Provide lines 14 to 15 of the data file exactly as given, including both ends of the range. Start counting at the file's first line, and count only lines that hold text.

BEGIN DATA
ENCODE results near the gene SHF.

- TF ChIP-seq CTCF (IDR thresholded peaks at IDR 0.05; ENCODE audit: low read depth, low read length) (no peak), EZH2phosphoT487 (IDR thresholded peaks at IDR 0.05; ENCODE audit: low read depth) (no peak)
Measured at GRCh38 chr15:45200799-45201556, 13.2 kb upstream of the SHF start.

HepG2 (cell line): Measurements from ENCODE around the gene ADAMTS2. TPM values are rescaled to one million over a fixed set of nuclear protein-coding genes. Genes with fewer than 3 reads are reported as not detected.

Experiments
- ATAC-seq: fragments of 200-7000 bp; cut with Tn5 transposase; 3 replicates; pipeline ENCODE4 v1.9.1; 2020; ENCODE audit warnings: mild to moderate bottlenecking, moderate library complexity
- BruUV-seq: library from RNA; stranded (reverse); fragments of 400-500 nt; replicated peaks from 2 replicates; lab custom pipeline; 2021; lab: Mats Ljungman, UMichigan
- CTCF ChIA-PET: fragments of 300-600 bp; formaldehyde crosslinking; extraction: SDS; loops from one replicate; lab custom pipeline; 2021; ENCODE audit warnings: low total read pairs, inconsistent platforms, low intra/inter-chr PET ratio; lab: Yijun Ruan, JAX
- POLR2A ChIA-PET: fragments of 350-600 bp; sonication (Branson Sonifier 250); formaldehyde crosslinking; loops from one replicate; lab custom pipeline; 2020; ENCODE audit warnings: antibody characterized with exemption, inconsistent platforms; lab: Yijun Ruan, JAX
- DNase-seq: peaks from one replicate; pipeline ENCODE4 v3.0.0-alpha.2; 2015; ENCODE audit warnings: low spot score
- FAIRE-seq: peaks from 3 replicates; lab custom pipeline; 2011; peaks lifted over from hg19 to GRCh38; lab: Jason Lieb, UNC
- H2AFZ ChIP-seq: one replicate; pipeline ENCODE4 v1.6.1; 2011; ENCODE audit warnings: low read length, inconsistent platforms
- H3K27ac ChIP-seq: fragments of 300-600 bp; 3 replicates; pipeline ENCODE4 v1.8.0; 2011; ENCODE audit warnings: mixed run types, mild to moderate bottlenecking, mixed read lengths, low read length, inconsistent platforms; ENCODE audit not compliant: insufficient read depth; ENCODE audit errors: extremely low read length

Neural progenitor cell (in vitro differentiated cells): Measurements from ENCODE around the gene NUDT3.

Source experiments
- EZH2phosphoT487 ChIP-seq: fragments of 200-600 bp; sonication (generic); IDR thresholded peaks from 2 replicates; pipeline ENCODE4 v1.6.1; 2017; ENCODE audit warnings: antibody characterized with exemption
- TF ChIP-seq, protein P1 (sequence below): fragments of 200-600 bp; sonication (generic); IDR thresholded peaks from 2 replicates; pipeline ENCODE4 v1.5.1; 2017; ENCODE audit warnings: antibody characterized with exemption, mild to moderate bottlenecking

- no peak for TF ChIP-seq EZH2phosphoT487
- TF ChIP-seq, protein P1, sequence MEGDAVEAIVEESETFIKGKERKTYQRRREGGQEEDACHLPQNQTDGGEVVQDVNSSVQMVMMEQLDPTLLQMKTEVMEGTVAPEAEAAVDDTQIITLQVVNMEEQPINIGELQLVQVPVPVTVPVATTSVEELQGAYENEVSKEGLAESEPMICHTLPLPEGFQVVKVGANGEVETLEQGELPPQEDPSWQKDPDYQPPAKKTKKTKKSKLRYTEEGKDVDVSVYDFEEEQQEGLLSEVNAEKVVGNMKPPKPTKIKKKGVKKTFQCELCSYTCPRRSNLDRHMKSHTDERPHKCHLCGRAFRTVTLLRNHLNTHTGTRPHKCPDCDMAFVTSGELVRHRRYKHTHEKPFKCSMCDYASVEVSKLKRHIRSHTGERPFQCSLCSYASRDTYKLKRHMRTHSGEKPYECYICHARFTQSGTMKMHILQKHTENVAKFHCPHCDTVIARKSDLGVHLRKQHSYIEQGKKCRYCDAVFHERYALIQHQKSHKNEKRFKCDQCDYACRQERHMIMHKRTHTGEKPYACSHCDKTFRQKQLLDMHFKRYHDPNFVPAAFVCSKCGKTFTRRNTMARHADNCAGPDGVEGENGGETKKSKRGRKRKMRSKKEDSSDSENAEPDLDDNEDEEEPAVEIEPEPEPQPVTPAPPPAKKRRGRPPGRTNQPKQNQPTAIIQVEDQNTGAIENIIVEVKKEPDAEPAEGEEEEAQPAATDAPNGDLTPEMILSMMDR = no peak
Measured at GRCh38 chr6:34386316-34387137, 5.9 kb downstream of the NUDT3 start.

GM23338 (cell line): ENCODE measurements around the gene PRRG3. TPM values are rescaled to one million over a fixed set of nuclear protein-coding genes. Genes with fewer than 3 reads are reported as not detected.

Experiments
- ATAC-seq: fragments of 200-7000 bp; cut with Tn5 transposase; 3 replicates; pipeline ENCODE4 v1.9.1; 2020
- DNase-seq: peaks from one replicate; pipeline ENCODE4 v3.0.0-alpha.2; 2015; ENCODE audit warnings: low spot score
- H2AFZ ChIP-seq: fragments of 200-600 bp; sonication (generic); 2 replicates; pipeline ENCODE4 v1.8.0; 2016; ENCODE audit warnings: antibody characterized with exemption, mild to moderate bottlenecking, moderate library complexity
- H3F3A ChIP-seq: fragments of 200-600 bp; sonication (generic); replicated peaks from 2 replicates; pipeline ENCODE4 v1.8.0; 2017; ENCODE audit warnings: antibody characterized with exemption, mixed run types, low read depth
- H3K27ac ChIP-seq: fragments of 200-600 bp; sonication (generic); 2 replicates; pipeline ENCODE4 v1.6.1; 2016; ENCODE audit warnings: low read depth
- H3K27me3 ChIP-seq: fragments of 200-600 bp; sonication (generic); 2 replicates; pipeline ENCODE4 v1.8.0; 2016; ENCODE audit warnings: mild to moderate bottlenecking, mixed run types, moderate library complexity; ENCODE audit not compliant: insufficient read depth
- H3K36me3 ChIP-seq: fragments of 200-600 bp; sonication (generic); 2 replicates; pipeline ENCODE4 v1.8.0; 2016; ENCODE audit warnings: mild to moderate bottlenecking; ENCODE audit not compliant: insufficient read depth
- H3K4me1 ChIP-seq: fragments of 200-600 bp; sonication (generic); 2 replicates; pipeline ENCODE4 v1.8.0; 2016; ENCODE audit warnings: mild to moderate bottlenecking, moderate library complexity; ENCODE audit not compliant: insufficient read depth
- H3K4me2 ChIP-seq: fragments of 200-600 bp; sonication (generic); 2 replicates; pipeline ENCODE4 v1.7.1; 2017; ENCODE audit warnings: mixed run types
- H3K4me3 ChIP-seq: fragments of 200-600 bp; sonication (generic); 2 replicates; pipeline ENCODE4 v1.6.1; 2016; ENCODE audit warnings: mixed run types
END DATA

Neural progenitor cell (in vitro differentiated cells): Measurements from ENCODE around the gene NUDT3.

Source experiments